The Key to a Sustainable Economy is 5,000 Old
The comments below are an edited and abridged synopsis of an article by Ellen Brown
We are reaching the point in the business cycle known as peak debt, when debts have compounded to the point that their cumulative total cannot be paid. Student debt, credit card debt, auto loans, business debt and sovereign debt are all higher than they have ever been.
Mainstream economic models leave this problem to the invisible hand of the market, assuming trends will self-correct over time. But the market does so at the expense of the debtors, who become progressively poorer as the rich become richer. Borrowers go bankrupt and banks foreclose on collateral, taking away their homes and livelihoods. The houses are bought by the rich and rented back to the debtors. When the banks go bankrupt, the government bails them out. Thus, the market corrects, but not without government intervention. That intervention comes at the end of the cycle to rescue the creditors, whose ability to buy politicians gives them the upper hand. According to free-market supporters, this is a natural cycle, which dates back to the birth of modern economics in ancient Greece and Rome.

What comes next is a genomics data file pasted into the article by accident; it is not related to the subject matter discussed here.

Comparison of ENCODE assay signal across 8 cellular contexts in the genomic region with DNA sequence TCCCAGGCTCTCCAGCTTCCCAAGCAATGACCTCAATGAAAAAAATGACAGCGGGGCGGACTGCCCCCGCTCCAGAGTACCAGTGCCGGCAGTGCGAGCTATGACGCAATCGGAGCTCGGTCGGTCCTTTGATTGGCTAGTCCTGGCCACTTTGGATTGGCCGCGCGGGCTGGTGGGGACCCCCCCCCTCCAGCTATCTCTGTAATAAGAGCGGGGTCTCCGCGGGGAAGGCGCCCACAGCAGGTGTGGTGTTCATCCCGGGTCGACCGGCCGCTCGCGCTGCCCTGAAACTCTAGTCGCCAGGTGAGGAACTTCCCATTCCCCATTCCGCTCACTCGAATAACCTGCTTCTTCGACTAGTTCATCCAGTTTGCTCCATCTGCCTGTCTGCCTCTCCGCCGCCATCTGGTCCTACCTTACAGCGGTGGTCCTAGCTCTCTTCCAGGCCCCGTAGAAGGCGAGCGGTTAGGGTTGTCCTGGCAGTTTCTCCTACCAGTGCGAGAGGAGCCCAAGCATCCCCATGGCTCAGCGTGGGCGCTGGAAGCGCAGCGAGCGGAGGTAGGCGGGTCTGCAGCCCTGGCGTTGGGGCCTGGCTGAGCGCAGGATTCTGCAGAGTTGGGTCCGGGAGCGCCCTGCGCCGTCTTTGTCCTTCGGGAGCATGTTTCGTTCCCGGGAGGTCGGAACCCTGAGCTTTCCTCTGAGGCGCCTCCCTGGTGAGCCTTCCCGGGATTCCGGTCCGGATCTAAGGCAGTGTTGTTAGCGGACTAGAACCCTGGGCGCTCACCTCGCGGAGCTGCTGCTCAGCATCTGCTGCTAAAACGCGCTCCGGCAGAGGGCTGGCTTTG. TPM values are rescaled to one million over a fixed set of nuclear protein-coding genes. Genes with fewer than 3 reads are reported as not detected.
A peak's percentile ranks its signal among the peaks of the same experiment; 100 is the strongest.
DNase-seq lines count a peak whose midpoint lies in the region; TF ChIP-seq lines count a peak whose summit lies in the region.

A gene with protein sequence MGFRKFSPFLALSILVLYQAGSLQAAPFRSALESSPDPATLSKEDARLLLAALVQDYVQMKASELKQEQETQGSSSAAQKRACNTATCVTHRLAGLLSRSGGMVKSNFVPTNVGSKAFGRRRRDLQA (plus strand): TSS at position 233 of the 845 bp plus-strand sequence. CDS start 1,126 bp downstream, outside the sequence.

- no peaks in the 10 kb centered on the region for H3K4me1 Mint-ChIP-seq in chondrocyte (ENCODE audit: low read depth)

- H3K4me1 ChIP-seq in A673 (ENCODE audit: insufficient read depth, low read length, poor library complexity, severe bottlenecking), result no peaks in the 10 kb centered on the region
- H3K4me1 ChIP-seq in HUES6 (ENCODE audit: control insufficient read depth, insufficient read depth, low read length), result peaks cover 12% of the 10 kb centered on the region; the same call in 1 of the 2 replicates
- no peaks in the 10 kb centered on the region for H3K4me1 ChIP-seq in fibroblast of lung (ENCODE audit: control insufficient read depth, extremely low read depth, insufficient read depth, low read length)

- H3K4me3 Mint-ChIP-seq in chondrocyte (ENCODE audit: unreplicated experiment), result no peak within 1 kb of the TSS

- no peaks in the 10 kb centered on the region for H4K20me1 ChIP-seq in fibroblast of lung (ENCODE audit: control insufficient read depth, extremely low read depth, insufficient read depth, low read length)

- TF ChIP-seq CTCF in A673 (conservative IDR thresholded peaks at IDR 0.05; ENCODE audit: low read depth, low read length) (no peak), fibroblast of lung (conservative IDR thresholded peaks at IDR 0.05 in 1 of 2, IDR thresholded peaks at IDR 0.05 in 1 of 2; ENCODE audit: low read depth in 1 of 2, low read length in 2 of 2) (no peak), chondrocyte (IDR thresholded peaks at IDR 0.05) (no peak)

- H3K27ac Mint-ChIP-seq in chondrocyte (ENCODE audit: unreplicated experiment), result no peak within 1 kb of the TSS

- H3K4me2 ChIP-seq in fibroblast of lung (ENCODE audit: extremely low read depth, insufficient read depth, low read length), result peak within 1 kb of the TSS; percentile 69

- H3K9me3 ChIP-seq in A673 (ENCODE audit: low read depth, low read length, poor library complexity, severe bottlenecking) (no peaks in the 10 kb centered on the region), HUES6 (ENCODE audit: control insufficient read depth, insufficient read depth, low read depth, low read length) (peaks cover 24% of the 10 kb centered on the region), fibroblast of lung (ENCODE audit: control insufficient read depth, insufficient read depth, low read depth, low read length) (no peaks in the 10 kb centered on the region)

Those classical societies are not where our financial system began. Rather, it devolved from a more functional, sophisticated, egalitarian credit system that was sustained for two millennia in ancient Mesopotamia (now parts of Iraq, Turkey, Kuwait and Iran). Money, banking, accounting and modern business enterprise originated not with gold and private trade, but in the public sector of Sumer’s palaces and temples in the third century B.C. Because it involved credit issued by the local government rather than private loans of gold, bad debts could be periodically forgiven rather than compounding until they took the whole system down, a critical feature that allowed for its remarkable longevity.
Up for discussion: the true roots of money and banking, and how to pull off a modern debt jubilee.